Amazing facts about Mahatma Gandhi

 Mahatma Gandhi


Mohandas Karamchand Gandhi, later known as Mahatma Gandhi, was born on October 2, 1869, in the coastal town of Porbandar in Gujarat, India. He was born into a devout Hindu family, with his father, Karamchand Gandhi, working as a diwan (chief minister) for a local princely state. Gandhi’s mother, Putlibai, played a significant role in shaping his early life, instilling in him the values of honesty, simplicity, and religious devotion.

Here are some amazing and interesting facts about Mahatma Gandhi
  • Early Years: Mahatma Gandhi was born on October 2, 1869, in Porbandar, a coastal town in Gujarat, India. He came from a devout Hindu family and was deeply influenced by his mother’s religious beliefs.
  • Married at 13: Gandhi was married to Kasturba Makhanji at the age of 13 in an arranged marriage. Their marriage lasted for 62 years, until Kasturba’s death in 1944.
  • Studied Law in London: Gandhi traveled to London in 1888 to study law at University College London. He lived a simple life in London but struggled with some of the English customs and diet.
  • Vegetarianism: During his time in London, Gandhi joined the Vegetarian Society, which had a profound impact on his life. He adopted a vegetarian lifestyle, a commitment he maintained for the rest of his life.
  • In South Africa: Gandhi went to South Africa in 1893 to work as a lawyer. It was in South Africa that he first experienced racial discrimination, leading him to become an activist for civil rights.
  • Development of Satyagraha: The concept of Satyagraha, Gandhi’s philosophy of nonviolent resistance, was developed during his time in South Africa. He successfully employed it in various campaigns against racial injustice.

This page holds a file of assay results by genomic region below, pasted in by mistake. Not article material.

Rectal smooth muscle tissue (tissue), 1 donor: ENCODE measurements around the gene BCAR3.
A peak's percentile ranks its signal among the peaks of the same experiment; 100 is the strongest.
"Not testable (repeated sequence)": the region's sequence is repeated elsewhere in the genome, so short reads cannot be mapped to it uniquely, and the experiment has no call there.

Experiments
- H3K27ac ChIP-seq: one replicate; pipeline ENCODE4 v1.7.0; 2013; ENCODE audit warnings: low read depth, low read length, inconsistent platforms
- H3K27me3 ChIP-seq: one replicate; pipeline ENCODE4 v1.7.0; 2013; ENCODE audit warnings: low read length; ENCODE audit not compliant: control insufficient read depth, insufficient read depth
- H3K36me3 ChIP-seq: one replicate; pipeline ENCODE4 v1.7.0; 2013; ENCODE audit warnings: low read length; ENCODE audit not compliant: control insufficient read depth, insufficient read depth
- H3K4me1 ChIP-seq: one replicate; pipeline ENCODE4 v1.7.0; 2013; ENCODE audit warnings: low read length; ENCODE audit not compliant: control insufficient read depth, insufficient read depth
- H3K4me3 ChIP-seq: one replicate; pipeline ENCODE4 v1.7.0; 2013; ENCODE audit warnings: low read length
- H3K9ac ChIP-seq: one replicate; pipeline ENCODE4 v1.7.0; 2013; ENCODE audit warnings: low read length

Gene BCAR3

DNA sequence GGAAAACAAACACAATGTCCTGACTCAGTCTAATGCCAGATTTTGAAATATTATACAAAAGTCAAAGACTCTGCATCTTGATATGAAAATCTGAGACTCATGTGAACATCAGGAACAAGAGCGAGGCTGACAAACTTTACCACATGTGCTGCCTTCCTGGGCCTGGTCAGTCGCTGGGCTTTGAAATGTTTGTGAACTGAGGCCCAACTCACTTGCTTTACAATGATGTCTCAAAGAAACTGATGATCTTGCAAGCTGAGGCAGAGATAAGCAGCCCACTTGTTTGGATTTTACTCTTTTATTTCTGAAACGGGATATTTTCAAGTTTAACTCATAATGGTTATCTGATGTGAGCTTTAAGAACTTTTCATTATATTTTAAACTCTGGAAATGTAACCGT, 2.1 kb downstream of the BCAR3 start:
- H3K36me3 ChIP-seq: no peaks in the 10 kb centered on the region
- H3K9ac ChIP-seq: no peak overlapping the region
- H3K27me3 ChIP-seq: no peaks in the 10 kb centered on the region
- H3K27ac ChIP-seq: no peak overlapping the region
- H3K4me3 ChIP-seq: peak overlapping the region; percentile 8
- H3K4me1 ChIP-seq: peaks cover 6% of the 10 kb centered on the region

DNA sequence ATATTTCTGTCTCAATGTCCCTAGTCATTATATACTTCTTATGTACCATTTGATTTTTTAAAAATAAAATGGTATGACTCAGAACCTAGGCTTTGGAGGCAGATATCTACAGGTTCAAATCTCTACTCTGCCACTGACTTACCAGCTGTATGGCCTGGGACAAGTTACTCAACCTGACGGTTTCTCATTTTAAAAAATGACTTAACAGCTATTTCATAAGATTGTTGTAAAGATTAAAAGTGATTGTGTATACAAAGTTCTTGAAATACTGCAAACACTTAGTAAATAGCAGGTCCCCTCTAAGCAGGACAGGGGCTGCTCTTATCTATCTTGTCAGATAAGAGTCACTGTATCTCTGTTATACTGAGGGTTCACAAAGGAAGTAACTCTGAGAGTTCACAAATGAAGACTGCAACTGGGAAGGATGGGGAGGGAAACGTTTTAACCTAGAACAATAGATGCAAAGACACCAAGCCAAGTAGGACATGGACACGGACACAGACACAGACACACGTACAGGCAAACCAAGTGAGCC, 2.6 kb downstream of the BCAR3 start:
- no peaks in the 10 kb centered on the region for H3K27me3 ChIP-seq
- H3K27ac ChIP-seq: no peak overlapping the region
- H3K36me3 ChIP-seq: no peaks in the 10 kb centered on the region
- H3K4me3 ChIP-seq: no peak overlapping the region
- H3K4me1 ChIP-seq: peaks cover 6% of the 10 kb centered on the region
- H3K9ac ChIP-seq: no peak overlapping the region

• Return to India: Gandhi returned to India in 1915 and became a leader in the Indian National Congress. He played a pivotal role in India’s struggle for independence from British rule.
  • Salt March (Dandi March): In 1930, Gandhi led the Salt March, a 240-mile journey to the Arabian Sea to protest the British monopoly on salt production. This act of civil disobedience became a turning point in the Indian independence movement.
  • Simple Lifestyle: Gandhi was known for his simplicity and frugal lifestyle. He wore traditional Indian clothes, including a simple loincloth and shawl, symbolizing his identification with the common people.
  • Fasting for Peace: Gandhi often used fasting as a means of protest and to promote nonviolence. He believed in the power of self-suffering to awaken a sense of moral responsibility in others.
  • Assassination: Mahatma Gandhi was assassinated on January 30, 1948, by Nathuram Godse, a Hindu nationalist who opposed Gandhi’s conciliatory stance towards Muslims during the partition of India.
  • Legacy: Gandhi’s legacy extends beyond India. He is revered worldwide for his philosophy of nonviolence, and his ideas have influenced civil rights movements and leaders such as Martin Luther King Jr. and Nelson Mandela.
  • International Day of Non-Violence: In honor of Gandhi’s birthday on October 2, the United Nations declared it the International Day of Non-Violence, emphasizing the principles of nonviolence, tolerance, and understanding.
Mahatma Gandhi’s life remains a symbol of the power of peaceful resistance and the pursuit of justice through nonviolent means.
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